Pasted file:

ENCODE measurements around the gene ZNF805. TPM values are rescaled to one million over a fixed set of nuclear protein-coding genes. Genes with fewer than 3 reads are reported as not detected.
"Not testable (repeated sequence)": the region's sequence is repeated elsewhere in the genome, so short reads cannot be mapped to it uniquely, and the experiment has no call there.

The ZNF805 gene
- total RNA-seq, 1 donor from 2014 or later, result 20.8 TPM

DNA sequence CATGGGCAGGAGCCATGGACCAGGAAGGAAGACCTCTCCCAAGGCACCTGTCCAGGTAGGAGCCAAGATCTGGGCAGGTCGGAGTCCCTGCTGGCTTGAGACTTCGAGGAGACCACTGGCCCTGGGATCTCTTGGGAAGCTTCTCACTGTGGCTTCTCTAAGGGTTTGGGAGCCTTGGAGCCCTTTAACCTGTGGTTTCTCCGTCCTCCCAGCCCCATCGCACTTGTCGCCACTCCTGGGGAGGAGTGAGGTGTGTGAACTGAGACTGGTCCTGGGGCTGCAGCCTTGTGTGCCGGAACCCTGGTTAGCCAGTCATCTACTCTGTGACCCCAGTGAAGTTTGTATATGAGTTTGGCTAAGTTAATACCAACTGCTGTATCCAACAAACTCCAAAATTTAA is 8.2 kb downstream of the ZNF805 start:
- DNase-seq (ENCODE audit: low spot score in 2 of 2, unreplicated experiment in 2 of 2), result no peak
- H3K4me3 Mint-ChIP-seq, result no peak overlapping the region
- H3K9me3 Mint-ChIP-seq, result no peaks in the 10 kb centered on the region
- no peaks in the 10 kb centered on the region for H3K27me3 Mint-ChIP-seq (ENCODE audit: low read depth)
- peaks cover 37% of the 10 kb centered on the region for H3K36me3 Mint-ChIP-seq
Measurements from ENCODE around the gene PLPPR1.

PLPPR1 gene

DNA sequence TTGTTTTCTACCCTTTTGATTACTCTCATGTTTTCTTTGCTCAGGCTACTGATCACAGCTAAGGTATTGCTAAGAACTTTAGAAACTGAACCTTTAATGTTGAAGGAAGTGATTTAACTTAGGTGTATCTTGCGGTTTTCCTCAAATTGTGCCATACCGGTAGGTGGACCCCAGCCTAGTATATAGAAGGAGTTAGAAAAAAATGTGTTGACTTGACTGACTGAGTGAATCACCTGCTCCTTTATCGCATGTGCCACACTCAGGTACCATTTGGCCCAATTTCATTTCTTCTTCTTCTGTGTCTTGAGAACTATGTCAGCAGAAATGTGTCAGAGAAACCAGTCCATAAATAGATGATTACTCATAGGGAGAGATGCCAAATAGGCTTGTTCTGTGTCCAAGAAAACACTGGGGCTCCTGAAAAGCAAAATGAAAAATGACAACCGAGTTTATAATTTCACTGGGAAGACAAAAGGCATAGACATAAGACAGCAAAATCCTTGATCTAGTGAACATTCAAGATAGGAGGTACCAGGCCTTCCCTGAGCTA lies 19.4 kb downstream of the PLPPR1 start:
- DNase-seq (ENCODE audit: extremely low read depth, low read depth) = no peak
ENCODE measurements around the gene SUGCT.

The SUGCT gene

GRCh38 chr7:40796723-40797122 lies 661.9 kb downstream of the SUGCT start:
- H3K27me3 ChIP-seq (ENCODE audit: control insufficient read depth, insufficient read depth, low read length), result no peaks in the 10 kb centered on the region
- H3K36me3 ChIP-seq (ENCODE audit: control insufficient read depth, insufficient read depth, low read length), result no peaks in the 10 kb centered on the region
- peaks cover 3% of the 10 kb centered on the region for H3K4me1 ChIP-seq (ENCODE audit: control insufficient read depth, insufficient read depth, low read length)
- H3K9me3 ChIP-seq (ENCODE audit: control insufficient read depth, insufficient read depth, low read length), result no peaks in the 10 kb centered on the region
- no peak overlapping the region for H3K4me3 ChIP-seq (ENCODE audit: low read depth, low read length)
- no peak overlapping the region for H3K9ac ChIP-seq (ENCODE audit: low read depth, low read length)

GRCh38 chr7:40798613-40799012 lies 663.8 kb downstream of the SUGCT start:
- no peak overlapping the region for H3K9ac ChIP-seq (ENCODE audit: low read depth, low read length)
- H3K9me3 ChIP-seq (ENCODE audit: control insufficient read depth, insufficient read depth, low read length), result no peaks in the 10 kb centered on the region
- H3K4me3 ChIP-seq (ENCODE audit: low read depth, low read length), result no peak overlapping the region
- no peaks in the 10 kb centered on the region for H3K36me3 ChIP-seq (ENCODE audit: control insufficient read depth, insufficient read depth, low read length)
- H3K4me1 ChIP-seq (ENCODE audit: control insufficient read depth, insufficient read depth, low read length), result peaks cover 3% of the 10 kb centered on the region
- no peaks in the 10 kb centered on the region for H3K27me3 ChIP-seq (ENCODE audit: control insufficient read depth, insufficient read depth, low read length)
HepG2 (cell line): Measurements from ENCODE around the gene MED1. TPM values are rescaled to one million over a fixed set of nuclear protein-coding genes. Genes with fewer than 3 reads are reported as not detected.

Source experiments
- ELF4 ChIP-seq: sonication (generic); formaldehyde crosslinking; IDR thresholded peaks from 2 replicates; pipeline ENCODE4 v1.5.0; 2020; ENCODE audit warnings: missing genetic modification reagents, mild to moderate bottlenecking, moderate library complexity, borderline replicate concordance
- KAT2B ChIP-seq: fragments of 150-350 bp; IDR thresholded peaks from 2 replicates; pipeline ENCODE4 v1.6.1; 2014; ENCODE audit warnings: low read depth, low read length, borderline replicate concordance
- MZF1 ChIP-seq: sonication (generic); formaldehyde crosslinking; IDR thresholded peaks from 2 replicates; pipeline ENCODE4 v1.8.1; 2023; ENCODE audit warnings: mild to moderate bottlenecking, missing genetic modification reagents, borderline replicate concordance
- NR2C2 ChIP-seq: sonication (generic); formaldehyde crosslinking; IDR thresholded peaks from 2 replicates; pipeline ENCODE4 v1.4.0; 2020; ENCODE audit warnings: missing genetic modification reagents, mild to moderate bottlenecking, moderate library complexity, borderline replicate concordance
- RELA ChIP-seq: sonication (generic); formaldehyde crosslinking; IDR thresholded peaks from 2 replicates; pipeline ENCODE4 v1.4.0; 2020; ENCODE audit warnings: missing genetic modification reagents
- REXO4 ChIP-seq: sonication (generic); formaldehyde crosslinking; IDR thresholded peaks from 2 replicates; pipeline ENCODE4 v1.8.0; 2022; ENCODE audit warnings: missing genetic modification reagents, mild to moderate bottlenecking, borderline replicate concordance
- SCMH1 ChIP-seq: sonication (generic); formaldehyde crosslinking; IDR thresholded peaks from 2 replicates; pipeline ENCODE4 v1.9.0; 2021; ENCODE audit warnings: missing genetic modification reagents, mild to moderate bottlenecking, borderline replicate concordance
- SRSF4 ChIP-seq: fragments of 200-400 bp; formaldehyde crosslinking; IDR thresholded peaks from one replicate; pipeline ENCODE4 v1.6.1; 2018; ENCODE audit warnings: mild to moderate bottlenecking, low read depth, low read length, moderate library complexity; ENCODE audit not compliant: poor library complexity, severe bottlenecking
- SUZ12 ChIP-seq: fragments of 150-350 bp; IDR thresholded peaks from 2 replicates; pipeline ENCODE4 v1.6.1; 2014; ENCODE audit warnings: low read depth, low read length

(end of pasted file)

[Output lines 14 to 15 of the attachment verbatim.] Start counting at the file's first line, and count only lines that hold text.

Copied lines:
- DNase-seq (ENCODE audit: extremely low read depth, low read depth) = no peak
ENCODE measurements around the gene SUGCT.